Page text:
AW: Both. I love pop music, but I also love classical, hip hop, musicals, ambient, experimental, singer/songwriter stuff – I’m pretty all over the board as far as what I like to listen to. However, I do have a special affinity for ’80s synthpop and Swedish pop music, and I think that influence definitely shows itself in my music. I love the sonic palette of synth-driven pop music, and Swedish pop has the best melodies.
AF: You grew up in Madison, Wisconsin and have chosen to make that your home base. What’s the music scene like there?
AW: The music scene is very vibrant! Everybody is very supportive of each other, and on any given night there are many live shows to choose between. While we have several venues that can cater to larger acts, there are also a bunch of DIY spaces that really allow for any creative person to feel at home.
AF: “Hindsight” is such a beautiful song. Can you give us a glimpse at the writing process? Do you start with the melody or do lyrics serve as the foundation?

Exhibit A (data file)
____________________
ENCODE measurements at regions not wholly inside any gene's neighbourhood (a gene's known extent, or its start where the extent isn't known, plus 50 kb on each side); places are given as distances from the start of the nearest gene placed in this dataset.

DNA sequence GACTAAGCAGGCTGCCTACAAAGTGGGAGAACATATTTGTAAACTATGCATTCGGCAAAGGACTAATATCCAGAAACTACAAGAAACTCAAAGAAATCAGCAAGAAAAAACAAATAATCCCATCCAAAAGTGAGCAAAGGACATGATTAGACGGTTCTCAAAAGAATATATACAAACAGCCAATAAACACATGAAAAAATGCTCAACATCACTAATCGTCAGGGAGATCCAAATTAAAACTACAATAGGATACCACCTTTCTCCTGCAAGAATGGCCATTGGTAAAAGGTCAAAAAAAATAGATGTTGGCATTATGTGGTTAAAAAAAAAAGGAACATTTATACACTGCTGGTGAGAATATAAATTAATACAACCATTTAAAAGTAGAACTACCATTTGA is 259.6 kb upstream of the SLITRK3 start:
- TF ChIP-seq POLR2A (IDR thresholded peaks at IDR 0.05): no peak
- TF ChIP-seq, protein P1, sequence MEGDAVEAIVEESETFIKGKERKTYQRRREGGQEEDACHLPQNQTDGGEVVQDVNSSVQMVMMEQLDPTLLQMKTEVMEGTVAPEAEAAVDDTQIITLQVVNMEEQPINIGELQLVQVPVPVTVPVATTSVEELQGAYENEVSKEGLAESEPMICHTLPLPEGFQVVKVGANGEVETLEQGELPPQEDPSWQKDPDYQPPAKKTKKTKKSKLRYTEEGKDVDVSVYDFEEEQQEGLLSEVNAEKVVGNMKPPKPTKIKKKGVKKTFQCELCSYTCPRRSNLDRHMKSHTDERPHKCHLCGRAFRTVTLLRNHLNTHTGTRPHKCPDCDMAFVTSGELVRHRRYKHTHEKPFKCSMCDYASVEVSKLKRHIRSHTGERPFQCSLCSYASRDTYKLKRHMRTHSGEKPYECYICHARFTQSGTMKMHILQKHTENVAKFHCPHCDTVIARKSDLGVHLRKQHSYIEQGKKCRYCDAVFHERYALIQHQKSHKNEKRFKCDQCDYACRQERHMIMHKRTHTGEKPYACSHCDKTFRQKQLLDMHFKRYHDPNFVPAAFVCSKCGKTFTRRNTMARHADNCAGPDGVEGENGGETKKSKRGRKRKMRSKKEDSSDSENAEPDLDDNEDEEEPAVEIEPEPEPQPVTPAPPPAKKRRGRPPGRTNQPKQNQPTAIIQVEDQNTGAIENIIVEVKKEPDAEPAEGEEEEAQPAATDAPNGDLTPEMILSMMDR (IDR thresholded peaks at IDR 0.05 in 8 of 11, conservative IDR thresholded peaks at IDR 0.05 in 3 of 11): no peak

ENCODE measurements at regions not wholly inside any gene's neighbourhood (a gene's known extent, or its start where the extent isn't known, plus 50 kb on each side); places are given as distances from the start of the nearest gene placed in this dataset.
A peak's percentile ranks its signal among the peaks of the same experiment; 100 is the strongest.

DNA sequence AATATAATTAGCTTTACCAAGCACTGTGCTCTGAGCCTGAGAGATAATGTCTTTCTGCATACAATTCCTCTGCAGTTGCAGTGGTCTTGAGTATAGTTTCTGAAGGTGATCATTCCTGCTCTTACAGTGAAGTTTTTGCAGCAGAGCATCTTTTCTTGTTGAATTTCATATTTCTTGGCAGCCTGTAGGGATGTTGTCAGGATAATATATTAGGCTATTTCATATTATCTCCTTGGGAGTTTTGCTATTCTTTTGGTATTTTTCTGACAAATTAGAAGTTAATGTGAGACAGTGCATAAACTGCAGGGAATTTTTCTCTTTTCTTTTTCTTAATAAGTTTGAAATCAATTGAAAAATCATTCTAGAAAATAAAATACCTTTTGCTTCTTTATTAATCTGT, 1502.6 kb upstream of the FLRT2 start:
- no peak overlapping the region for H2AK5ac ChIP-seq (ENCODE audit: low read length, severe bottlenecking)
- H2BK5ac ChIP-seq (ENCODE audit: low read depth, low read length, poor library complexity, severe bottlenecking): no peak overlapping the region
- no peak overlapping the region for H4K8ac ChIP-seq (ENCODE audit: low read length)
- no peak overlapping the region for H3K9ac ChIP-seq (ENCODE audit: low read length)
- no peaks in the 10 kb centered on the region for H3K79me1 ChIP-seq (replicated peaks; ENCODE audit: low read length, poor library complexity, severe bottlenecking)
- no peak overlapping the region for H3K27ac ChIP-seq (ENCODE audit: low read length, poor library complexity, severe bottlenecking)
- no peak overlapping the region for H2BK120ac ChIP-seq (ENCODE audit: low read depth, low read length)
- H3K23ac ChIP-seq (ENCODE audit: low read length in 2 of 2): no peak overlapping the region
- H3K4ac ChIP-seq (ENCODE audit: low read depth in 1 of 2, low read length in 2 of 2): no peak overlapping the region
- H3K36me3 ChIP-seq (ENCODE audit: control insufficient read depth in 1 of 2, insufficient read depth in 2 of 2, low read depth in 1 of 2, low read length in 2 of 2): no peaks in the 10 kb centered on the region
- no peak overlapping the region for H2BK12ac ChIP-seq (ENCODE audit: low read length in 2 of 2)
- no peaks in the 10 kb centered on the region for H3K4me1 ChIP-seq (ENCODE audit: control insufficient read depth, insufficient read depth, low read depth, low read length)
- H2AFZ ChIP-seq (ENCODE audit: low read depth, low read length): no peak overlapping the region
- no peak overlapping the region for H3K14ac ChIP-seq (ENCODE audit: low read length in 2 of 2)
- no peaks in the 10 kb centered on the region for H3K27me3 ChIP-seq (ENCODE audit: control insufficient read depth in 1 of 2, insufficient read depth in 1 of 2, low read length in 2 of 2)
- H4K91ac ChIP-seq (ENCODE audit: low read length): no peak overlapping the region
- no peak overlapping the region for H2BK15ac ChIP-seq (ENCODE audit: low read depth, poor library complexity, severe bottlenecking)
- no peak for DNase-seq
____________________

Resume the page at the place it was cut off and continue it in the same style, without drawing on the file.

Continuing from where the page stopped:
AW: Thank you so much! A lot of times I actually start with the melody, but in this instance it began with the lyric. This past year, I learned a lot about how important it is to know when to say no, and about how to let go of people who have been taking you for granted or treating you poorly, no matter how much you might care for them. I had been thinking about this a lot, so I wanted to write a song that captured the bittersweet catharsis of finally putting an end to a toxic relationship.
I was flipping through the pages of my notebook, and on one page I had written “Next time, you’ll spend the night.” The melody for that line popped into my head as soon as I saw those words, and the chorus came really quickly after that. Once I had the chorus, which really laid out the thesis of the song, so to speak, I was able to build the rest of the story around it.
AF: It’s a song that feels ripe for a dance remix. Is that something you’ve considered?
AW: I’m so happy you said that. YES, absolutely. While I was producing the song, I was definitely hit several times with the urge to turn it into a crying-in-the-club dance song, haha! It’s definitely something I waffled back and forth on a lot, but I ultimately decided that if I really wanted to, I could always remix it later. Or even better, maybe at some point someone else will want to give the remix a go!